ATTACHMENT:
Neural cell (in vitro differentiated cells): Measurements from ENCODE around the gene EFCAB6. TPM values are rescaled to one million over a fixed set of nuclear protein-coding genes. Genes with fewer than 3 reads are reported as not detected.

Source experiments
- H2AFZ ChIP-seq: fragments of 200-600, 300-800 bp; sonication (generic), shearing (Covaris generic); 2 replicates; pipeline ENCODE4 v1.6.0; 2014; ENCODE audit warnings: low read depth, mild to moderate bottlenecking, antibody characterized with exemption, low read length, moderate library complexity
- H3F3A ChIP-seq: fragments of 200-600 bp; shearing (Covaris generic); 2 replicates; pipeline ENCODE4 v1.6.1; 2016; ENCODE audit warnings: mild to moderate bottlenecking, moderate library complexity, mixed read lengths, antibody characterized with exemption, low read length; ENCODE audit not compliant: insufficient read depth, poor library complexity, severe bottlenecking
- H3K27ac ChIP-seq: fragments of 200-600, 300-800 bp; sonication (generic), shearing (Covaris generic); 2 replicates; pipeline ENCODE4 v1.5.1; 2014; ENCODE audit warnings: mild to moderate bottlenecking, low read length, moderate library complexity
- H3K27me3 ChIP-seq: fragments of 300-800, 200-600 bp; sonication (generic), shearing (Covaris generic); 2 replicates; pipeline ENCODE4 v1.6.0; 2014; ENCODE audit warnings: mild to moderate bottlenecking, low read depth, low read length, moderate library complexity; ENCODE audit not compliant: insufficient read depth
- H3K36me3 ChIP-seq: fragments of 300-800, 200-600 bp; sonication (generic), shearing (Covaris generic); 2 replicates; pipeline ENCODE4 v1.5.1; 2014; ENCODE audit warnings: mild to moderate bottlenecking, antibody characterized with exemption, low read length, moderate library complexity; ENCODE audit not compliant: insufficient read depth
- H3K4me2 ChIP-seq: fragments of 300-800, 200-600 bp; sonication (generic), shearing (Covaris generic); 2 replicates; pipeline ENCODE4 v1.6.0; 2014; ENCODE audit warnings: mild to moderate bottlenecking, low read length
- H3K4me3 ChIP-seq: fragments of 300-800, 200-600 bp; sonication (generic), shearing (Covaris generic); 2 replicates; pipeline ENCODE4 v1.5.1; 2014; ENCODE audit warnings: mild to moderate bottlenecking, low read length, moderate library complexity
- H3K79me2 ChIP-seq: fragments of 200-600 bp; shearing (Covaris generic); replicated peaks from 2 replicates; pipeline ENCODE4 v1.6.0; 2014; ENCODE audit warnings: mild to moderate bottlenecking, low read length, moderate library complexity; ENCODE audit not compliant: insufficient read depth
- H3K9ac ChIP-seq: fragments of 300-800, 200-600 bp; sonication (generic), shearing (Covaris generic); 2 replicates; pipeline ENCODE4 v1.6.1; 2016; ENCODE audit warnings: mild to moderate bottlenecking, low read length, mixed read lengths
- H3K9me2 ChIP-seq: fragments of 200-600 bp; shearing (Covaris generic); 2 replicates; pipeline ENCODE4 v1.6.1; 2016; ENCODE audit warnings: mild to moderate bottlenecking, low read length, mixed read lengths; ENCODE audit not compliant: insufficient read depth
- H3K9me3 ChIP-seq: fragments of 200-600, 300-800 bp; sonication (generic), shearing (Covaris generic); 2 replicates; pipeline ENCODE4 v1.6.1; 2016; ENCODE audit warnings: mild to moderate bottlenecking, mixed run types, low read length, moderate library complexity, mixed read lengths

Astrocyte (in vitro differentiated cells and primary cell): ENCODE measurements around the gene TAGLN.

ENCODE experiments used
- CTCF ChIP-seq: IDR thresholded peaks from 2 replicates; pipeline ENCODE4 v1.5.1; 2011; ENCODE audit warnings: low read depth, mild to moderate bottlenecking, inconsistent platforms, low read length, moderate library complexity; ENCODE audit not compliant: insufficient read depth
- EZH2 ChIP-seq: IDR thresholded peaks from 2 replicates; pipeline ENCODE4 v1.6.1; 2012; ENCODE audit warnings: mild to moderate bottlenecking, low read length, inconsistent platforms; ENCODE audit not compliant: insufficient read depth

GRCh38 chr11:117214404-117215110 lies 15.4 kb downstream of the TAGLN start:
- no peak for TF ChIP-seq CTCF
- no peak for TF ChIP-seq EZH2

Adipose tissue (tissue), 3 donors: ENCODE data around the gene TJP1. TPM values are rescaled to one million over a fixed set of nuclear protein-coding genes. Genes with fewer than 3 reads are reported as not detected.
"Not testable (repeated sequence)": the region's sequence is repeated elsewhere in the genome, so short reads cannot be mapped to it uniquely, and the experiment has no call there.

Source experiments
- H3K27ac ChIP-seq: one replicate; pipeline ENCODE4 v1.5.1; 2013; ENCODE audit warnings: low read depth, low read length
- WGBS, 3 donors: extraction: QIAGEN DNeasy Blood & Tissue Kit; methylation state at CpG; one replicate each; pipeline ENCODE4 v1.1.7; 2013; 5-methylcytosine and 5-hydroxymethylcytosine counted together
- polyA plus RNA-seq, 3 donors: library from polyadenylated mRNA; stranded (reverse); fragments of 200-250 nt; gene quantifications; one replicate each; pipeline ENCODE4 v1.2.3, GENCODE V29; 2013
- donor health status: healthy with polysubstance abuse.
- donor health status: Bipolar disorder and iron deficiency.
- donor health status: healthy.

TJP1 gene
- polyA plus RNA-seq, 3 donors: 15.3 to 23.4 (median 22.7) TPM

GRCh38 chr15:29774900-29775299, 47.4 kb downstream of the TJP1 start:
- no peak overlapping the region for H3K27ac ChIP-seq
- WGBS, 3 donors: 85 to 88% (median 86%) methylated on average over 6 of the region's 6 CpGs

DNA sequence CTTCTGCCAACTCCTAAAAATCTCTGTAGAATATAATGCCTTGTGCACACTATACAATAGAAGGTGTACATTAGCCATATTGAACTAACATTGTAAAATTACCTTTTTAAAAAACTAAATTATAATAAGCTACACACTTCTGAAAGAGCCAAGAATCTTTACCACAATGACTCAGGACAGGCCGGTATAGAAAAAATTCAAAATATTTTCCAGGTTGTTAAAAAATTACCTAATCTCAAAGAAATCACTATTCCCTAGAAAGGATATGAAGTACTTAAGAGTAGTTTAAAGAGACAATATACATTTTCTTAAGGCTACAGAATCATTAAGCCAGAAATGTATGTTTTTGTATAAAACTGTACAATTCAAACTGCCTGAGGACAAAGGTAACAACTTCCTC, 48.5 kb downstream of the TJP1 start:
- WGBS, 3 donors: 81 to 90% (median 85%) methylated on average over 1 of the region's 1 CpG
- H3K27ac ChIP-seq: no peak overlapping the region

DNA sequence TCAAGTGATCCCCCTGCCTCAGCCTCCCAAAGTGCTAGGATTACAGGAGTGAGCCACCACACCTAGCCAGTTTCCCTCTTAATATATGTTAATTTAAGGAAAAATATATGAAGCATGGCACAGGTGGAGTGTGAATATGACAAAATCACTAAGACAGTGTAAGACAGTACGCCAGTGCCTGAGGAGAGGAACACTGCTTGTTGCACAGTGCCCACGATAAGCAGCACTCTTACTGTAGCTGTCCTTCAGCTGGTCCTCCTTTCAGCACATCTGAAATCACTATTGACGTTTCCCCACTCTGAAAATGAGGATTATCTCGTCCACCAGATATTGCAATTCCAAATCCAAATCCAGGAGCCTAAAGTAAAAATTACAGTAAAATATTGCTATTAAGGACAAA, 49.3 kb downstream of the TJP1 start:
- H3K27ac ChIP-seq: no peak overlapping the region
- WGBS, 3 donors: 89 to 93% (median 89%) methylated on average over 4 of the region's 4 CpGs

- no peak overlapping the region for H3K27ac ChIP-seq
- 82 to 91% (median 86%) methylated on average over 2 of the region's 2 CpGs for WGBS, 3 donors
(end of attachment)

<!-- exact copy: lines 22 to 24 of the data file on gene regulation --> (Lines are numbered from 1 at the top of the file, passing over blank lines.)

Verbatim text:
"Not testable (repeated sequence)": the region's sequence is repeated elsewhere in the genome, so short reads cannot be mapped to it uniquely, and the experiment has no call there.

Source experiments
- H3K27ac ChIP-seq: one replicate; pipeline ENCODE4 v1.5.1; 2013; ENCODE audit warnings: low read depth, low read length